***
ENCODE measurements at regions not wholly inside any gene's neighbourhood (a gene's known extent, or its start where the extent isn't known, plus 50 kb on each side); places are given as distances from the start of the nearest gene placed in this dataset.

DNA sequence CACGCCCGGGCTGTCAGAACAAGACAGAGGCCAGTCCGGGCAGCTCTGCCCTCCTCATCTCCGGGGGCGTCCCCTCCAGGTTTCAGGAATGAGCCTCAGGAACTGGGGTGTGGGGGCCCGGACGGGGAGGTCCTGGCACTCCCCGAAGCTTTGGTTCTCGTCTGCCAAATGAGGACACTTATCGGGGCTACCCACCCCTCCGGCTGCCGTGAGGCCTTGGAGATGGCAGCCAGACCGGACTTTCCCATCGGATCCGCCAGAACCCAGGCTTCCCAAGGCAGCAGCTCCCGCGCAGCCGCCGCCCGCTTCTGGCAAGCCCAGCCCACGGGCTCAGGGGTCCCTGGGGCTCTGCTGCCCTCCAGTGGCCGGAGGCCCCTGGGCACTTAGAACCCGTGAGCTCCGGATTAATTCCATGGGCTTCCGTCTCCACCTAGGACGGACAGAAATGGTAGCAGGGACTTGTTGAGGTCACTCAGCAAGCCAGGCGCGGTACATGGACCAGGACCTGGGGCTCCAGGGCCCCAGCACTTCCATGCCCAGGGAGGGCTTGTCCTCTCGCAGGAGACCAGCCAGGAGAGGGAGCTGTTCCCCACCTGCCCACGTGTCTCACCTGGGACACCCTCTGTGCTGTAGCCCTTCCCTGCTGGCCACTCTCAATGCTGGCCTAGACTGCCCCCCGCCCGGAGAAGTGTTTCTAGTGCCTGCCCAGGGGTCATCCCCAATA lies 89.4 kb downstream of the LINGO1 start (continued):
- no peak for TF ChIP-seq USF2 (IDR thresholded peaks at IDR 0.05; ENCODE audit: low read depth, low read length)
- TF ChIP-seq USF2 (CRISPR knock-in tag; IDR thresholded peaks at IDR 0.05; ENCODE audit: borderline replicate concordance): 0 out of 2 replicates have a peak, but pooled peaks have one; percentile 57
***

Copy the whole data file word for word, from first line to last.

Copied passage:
ENCODE measurements at regions not wholly inside any gene's neighbourhood (a gene's known extent, or its start where the extent isn't known, plus 50 kb on each side); places are given as distances from the start of the nearest gene placed in this dataset.

DNA sequence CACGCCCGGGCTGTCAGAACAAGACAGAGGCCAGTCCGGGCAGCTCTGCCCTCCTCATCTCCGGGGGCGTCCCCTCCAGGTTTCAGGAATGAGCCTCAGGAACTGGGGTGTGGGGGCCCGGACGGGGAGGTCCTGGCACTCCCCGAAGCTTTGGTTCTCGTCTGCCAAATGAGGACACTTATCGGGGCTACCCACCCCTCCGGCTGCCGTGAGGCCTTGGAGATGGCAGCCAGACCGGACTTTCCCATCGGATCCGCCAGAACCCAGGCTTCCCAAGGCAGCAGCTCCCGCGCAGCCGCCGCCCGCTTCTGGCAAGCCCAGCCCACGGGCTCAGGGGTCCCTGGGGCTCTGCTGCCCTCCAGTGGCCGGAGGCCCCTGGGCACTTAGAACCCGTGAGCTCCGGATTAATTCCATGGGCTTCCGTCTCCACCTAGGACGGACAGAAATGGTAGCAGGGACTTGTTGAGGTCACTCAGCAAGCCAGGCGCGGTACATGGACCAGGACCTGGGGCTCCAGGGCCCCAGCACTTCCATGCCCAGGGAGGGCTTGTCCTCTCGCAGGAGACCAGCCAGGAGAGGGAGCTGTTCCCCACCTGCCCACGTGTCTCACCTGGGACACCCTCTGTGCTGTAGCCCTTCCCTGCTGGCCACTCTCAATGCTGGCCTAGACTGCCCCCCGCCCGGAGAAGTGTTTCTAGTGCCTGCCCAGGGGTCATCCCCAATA lies 89.4 kb downstream of the LINGO1 start (continued):
- no peak for TF ChIP-seq USF2 (IDR thresholded peaks at IDR 0.05; ENCODE audit: low read depth, low read length)
- TF ChIP-seq USF2 (CRISPR knock-in tag; IDR thresholded peaks at IDR 0.05; ENCODE audit: borderline replicate concordance): 0 out of 2 replicates have a peak, but pooled peaks have one; percentile 57